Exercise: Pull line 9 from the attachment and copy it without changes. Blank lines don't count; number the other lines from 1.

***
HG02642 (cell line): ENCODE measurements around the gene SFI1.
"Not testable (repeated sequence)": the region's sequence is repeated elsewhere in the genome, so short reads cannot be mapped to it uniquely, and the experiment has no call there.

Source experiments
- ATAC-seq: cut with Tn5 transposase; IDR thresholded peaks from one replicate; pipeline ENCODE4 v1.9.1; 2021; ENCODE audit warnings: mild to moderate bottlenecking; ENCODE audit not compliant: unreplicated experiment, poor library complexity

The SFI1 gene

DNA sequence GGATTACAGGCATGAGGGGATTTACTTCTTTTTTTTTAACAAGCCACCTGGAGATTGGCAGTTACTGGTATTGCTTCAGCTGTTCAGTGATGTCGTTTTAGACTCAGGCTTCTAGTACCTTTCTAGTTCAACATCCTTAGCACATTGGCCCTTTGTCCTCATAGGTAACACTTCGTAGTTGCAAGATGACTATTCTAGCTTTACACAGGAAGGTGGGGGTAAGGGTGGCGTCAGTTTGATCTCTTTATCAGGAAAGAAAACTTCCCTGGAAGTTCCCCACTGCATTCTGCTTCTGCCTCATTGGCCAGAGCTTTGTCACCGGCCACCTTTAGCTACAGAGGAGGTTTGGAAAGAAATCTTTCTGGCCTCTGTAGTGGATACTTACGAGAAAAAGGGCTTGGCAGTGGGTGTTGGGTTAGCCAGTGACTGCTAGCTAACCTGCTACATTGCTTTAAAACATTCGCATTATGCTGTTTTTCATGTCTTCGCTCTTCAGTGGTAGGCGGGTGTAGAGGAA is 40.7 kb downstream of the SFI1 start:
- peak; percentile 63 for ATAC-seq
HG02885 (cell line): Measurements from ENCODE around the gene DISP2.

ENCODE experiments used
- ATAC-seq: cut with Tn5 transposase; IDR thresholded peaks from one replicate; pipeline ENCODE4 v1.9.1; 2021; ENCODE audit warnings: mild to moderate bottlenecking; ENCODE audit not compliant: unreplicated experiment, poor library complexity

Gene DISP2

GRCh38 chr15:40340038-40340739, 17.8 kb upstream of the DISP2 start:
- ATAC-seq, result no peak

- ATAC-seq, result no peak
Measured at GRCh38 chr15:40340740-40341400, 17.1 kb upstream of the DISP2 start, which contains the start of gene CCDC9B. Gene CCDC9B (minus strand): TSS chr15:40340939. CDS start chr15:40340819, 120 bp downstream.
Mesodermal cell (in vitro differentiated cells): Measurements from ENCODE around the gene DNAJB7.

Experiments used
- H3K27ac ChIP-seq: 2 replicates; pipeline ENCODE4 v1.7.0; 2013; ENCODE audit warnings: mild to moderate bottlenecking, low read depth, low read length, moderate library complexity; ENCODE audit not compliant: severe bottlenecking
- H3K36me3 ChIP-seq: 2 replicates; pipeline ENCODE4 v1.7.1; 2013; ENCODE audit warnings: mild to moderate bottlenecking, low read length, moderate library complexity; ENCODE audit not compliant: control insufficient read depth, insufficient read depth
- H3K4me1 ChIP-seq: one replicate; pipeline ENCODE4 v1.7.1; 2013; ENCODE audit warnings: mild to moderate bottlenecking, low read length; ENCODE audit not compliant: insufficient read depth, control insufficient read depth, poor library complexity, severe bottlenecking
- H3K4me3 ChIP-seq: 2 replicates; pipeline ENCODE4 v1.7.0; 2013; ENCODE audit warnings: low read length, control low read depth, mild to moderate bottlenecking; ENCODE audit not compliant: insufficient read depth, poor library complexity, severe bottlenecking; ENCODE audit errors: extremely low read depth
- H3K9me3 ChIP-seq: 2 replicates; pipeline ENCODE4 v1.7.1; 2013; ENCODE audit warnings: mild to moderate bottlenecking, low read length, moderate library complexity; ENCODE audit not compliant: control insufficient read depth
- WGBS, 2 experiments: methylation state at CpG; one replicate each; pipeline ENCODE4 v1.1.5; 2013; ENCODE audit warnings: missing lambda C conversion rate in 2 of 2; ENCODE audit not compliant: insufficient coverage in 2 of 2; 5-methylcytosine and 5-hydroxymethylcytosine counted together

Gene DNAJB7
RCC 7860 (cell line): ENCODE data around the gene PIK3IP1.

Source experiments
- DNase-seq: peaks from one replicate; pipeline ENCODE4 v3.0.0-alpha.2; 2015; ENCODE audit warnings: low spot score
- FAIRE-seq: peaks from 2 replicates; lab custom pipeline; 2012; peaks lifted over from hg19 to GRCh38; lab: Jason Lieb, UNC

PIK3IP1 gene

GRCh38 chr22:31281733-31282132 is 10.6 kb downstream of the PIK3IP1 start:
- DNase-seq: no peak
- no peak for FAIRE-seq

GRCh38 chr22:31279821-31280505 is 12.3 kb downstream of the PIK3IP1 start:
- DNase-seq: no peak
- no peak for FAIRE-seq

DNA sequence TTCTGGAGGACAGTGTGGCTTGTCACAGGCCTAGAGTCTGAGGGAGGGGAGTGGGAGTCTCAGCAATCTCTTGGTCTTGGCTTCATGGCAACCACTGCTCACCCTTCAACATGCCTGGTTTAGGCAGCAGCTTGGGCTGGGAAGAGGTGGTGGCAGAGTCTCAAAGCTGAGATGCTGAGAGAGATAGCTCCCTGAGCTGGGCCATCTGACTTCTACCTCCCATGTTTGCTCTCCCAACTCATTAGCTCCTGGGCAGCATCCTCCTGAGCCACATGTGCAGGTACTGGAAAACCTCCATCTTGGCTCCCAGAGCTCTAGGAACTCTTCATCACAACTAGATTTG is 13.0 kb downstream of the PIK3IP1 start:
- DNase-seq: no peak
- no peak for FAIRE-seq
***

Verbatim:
ENCODE experiments used